On Sept. 20, Minnesota Rep. Ilhan Omar and New Jersey Democrat Bonnie Watson Coleman introduced the Brittany Clardy Act. The bill would establish an office dedicated to missing and murdered Black women and girls within the Department of Justice.
The new legislation was named after 18-year-old Brittany Clardy, a Minnesota teen whose body was found frozen in a car at a Columbia Heights impound in February 2013.
“The crisis of missing and murdered Black women and girls demands urgent action,” Omar told Teen Vogue about the historic effort. “This is not just a piece of legislation; it’s a beacon of hope for Black women and girls across the nation. By creating a dedicated office, we are not only addressing the alarming disparities in violence but also reaffirming our commitment to ensuring that every Black life is valued and protected.”
What happened to Brittany Clardy?
In 2014, Alberto Palmer, 25, was sentenced to 40 years in prison after he admitted to killing Clardy and 24-year-old Klaressa Cook, according to The Star Tribune. The Woodbury native was also accused of raping and brutally beating three other women in Georgia.
Family and close friends of Clardy said that she left her home in St. Paul on Feb. 11, 2013, and never returned home. When they tried to contact the police, their concerns were “brushed” off.
“We knew something was wrong right away,” Clardy’s sister Lakeisha Lee told NPR in May. “After they asked us her age and asked us about her demographics, they said, ‘Well, she just turned 18, she probably ran away with her boyfriend.’ We knew her. We’re the experts on our family.”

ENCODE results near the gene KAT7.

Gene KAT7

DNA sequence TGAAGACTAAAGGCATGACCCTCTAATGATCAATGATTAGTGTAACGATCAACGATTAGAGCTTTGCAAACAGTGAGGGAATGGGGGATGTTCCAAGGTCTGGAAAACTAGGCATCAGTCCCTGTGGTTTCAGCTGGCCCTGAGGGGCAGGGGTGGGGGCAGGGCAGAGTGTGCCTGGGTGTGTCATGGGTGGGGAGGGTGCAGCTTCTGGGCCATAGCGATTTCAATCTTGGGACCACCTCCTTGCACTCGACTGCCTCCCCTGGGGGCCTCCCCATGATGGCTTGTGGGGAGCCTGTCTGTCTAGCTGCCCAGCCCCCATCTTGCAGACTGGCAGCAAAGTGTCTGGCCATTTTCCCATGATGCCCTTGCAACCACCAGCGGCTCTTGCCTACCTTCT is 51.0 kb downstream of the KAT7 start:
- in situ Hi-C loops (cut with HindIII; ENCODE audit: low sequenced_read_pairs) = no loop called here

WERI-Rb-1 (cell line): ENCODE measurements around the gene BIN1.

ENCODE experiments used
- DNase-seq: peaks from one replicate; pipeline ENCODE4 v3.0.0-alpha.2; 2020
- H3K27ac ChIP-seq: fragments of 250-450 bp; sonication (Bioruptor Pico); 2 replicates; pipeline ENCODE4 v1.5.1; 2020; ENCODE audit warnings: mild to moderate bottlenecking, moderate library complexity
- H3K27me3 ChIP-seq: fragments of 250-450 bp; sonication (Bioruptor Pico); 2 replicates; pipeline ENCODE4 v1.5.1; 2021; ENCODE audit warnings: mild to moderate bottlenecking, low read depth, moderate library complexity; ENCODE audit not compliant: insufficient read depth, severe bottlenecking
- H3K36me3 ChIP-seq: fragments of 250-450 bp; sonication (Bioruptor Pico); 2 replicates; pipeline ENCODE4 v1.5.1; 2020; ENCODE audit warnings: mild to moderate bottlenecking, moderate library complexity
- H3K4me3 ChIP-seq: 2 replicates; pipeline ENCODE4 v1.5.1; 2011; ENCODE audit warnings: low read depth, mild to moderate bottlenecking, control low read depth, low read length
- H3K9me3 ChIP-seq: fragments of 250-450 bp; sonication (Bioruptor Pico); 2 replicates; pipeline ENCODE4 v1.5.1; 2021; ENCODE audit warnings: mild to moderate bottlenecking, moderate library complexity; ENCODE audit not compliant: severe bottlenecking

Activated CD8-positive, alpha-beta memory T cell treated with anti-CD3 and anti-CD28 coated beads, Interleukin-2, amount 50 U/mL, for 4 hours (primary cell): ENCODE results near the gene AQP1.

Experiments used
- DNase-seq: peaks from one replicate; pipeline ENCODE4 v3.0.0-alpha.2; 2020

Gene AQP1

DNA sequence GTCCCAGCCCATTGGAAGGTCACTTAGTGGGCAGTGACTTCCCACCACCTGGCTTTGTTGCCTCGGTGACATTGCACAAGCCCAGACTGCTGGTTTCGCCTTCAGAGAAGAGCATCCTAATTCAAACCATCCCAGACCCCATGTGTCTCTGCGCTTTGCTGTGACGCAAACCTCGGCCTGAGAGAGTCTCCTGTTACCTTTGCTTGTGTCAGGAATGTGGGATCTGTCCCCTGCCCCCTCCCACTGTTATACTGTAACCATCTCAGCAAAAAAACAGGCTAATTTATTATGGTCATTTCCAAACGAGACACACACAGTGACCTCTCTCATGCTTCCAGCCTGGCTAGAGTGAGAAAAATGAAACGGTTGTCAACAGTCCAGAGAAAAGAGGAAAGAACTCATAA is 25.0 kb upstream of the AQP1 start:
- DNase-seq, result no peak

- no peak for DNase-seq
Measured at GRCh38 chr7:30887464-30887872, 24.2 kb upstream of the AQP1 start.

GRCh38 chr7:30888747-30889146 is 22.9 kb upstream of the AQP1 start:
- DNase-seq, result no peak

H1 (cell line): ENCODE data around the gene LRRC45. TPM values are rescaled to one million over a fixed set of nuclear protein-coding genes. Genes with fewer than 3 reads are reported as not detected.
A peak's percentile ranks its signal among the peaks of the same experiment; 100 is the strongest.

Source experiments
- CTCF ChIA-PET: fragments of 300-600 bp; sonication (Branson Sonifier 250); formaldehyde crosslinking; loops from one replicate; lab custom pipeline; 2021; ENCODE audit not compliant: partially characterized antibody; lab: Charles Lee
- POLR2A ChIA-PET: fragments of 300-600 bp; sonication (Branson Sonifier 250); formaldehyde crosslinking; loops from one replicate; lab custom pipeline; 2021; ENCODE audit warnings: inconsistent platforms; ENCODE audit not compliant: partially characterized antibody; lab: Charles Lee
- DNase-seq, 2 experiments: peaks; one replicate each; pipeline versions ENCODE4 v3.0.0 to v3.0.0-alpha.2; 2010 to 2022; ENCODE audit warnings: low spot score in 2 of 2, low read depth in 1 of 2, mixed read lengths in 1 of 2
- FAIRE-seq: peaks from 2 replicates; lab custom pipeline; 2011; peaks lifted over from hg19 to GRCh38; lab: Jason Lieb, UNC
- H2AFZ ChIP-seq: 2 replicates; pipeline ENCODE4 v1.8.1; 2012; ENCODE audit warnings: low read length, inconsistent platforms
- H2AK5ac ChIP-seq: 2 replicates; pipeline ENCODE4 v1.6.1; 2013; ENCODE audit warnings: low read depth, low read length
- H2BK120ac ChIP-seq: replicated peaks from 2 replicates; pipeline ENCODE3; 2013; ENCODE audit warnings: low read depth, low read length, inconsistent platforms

Two weeks later, the young teen was found dead in the trunk of her car.
Officials from the Anoka County Sheriff’s Office claimed that Clardy met up with Palmer after she posted an ad on Backpage.com, an advertising website, according to CBS News.
The Minnesota Coalition For Battered Women noted that Palmer struck the 18-year-old in the head with a hammer multiple times when they met up at a Brooklyn Park home.
On Wednesday, Omar paid tribute to Clardy and other Black women disproportionately impacted by violence.
“This bill is dedicated to the memory of Minnesotans like Brittany Clardy, and the countless other Black women who have been the victims of crimes but whose cases were initially brushed off by law enforcement.”
This year, Minnesota became the first state to establish an office for Missing and Murdered African American Women and Girls.
Led by State Rep. Ruth Richardson, the department investigates cold cases and re-opens “suspicious” cases where Black women or girls were declared to have died by suicide or drug overdose. The office also works alongside law enforcement and serves as a point of contact for witnesses who may be afraid to speak with police.
In Minnesota, Black women and girls are disproportionately impacted by violence, a 2022 report conducted by the Missing and Murdered African American Woman Task Force found.
While African American women and girls make up 7% of the population in the state, they represent 40% of domestic violence victims. Black women are nearly three times more likely to be murdered than white women in Minnesota.
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Rep. Ilhan Omar Announces The Brittany Clardy Act For Missing And Murdered Black Woman And Girls was originally published on newsone.com
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